Tuesday, September 06, 2005

Why Blair may need to ‘sex up’ the India-Europe strategic cooperation

Why Blair may need to ‘sex up’ the India-Europe strategic cooperation

Talk of Europe and you get a big yawn in Delhi. India’s annual summitry with Europe is always a cold dish amidst the warmth of India’s exciting engagement with the United States and China. When British Prime Minister Tony Blair arrives here tonight on behalf of the European presidency for the sixth India-EU summit, public interest will be focused on Britain rather than on Europe. High unemployment, low growth rates, opposition to migration of skilled labour, and the apparent inability to deal with the imperatives of globalisation amidst the rise of India and China have made the European economic future uncertain. Europeans feel trapped between aggressive American capitalism and perceived Asian mercantilism. Those speculating on the future of world politics increasingly talk of a tripolar system shaped by the US, China and India. Europe and its great colonial powers that shaped our destiny for more than three centuries now seem condemned to become a quaint little ghetto on the north-western edge of Eurasia. All this forced rising powers like India to either tune off from Europe, or treat it like a “theme park” — a high end tourist destination for Asia’s new rich focused on wineries, cuisine, castles and museums. Is Europe, then, irrelevant? Not so fast. Despite the persistent political irritation that Brussels generates in Delhi, it will be a huge mistake for India to write off Europe or treat it as a mere boutique. With barely twelve per cent of the world’s population, Europe still commands 40 per cent of the world’s GDP. While Europe is having problems with globalisation, its capacity to adapt is not exhausted. Europe remains a source of advanced technologies and modern arms. While the relative decline of Europe is inevitable, its capacity to influence the global balance of power in the coming decades will endure well into this century.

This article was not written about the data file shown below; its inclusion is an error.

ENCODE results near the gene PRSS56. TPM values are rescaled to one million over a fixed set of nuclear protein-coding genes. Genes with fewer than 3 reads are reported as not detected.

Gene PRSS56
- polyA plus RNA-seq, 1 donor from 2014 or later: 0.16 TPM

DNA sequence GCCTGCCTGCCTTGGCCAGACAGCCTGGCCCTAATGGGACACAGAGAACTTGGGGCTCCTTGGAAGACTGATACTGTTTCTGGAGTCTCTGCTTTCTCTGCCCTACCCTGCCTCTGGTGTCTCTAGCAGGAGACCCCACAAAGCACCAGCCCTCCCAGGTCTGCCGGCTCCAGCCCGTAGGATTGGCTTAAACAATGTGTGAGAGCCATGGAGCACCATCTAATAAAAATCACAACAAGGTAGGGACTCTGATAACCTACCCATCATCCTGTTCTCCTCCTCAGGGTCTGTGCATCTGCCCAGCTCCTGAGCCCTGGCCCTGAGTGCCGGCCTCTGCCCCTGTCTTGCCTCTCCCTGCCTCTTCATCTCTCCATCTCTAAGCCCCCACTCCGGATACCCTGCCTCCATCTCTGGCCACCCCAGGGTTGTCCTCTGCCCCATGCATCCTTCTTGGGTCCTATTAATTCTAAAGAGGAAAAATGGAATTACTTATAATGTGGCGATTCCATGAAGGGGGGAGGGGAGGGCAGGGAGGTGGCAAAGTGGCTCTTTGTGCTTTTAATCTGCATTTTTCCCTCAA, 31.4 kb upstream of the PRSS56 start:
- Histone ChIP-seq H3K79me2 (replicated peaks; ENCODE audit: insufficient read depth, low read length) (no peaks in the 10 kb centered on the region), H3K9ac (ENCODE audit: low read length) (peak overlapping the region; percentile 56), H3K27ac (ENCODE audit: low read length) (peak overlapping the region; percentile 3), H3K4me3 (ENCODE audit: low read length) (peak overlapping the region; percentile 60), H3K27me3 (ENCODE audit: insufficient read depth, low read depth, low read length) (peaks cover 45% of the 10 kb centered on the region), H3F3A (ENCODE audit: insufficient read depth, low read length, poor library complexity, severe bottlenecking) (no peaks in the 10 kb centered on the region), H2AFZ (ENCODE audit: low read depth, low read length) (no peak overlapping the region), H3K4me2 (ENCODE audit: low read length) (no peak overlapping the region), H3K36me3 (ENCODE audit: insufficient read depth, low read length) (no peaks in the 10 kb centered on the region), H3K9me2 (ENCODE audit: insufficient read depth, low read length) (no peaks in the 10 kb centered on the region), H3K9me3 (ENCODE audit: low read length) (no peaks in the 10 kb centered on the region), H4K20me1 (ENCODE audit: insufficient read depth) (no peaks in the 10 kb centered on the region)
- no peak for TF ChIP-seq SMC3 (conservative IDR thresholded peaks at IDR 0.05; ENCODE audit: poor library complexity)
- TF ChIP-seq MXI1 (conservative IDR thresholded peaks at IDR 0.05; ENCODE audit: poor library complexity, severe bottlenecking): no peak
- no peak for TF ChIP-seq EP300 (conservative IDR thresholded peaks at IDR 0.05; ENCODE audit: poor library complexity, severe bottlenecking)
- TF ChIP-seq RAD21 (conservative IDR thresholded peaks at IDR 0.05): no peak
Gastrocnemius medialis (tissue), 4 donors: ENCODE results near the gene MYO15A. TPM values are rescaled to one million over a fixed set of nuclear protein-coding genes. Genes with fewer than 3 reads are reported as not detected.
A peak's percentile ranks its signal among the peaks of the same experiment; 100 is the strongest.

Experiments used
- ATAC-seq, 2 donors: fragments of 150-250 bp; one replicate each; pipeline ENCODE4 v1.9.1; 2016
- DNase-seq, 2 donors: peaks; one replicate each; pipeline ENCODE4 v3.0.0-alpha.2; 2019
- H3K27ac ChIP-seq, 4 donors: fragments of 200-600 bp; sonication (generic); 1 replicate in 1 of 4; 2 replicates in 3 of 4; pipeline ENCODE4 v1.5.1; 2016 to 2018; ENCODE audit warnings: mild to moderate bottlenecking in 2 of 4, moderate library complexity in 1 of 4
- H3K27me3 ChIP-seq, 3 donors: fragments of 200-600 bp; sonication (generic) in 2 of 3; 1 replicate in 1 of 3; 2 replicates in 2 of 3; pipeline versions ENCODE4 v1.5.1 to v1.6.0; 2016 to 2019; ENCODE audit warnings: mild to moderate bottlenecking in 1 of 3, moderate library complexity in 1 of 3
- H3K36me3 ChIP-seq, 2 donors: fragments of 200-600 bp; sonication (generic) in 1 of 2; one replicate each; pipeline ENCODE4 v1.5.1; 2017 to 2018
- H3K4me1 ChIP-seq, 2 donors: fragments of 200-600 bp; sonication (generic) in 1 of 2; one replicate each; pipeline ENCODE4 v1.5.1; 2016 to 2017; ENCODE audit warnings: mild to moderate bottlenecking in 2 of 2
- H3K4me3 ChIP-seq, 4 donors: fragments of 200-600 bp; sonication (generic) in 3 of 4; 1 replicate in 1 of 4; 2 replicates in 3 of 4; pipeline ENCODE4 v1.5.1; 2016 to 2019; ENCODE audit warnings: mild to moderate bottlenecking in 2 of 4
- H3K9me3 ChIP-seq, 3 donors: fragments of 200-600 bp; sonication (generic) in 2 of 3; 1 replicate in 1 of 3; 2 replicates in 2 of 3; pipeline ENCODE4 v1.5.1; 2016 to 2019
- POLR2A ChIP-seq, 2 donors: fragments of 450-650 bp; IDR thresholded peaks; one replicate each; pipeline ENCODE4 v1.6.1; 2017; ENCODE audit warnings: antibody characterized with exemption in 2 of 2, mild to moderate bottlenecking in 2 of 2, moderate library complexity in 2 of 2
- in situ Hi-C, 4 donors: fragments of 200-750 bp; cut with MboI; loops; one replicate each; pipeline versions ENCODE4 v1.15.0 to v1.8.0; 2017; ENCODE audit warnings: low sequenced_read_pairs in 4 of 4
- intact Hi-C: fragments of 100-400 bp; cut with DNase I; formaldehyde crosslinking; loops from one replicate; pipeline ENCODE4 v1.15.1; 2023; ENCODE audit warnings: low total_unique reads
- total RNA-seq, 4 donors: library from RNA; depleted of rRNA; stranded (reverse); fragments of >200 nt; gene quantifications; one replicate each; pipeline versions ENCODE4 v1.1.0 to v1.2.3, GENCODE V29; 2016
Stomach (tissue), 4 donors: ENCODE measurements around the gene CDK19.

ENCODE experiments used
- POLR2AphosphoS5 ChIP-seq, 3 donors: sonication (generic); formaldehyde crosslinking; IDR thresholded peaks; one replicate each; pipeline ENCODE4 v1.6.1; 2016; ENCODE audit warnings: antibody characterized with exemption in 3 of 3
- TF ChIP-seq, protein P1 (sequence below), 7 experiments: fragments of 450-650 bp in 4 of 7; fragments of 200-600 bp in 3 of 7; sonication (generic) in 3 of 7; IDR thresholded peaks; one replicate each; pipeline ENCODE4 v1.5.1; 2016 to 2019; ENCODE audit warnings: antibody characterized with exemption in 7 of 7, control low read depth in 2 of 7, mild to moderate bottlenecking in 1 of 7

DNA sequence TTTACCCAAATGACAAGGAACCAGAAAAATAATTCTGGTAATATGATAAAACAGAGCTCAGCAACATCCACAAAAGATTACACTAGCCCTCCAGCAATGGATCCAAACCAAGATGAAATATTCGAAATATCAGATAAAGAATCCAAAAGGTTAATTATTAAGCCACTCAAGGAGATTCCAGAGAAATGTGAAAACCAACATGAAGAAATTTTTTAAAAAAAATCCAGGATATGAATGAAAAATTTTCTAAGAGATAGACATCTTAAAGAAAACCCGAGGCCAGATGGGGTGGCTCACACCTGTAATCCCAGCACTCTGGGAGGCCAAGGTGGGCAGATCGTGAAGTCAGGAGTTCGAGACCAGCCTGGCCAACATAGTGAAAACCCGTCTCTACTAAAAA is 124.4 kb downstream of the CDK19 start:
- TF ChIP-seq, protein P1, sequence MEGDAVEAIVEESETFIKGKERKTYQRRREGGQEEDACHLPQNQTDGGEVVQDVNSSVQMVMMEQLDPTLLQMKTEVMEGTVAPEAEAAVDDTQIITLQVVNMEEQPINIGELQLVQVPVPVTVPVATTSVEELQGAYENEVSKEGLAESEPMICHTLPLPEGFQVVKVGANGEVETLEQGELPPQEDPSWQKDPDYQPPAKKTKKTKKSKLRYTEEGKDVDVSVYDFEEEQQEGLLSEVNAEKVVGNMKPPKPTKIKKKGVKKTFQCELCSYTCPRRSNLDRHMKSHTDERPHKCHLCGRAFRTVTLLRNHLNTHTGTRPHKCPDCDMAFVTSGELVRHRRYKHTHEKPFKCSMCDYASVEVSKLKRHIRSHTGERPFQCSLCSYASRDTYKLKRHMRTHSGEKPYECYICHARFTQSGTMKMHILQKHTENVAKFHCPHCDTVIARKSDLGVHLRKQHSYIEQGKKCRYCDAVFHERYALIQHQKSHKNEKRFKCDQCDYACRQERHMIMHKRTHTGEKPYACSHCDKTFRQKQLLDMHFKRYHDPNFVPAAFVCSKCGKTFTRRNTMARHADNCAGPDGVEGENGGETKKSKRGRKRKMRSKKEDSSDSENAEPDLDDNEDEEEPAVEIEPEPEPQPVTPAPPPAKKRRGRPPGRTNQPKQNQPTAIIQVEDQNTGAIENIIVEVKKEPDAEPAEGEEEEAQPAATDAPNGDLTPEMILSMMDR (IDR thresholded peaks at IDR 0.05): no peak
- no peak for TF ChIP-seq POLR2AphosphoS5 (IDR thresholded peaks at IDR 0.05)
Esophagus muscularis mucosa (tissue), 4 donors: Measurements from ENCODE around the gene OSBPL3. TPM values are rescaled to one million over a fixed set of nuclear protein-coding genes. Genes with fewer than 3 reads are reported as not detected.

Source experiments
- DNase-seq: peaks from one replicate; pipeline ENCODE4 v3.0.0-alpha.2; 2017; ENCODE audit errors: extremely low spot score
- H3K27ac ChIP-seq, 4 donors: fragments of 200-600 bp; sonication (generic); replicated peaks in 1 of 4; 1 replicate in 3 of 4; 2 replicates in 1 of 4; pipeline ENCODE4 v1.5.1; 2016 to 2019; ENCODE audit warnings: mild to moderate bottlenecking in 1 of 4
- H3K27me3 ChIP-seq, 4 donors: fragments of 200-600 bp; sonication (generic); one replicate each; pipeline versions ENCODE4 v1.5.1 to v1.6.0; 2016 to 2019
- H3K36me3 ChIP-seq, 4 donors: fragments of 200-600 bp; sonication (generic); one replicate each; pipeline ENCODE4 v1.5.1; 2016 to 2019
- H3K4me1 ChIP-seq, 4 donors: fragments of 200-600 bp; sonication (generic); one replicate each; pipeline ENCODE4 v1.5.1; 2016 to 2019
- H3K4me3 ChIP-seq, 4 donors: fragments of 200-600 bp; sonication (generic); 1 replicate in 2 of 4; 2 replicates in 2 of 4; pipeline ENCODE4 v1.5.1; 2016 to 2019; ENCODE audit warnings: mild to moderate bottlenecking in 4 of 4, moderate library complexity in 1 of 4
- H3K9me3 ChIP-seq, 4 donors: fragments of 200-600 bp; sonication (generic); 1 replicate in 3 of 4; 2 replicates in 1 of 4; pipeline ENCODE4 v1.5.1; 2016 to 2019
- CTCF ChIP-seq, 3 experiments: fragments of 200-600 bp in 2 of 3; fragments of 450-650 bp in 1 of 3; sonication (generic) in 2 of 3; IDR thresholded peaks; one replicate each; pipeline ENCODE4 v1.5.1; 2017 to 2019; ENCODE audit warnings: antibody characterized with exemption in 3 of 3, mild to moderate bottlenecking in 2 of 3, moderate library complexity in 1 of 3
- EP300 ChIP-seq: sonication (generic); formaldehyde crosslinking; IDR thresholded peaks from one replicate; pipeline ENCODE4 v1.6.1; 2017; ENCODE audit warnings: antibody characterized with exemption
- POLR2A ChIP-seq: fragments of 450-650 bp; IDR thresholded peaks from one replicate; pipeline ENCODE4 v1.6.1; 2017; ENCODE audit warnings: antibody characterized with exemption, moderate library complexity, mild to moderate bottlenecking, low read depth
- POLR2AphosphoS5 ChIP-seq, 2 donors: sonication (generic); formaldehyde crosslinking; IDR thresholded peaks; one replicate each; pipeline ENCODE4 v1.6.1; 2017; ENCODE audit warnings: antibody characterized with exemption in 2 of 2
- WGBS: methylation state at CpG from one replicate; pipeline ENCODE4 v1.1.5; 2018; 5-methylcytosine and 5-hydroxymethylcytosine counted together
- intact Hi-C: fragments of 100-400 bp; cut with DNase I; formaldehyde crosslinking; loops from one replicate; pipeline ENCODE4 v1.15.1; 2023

U.S. diverting strategic nuke subs to Pacific to keep China in check

The United States is strengthening its strategic nuclear capacity in the Pacific by diverting its strategic nuclear submarines from the Atlantic Ocean to the Pacific Ocean and upgrading nuclear warheads, in an apparent move to keep China and North Korea in check, U.S. Congress sources and nuclear experts said Sunday. The change in balance of the submarine fleet reflects a shift in the U.S. nuclear deployment strategy away from competing with Cold War rival Russia to demonstrating deterrence against China over flash points in Asia such as tensions across the Taiwan Strait and on the Korean Peninsula. In the Defense Department's annual report to Congress in July, the United States expressed wariness over China's rapidly growing military power.


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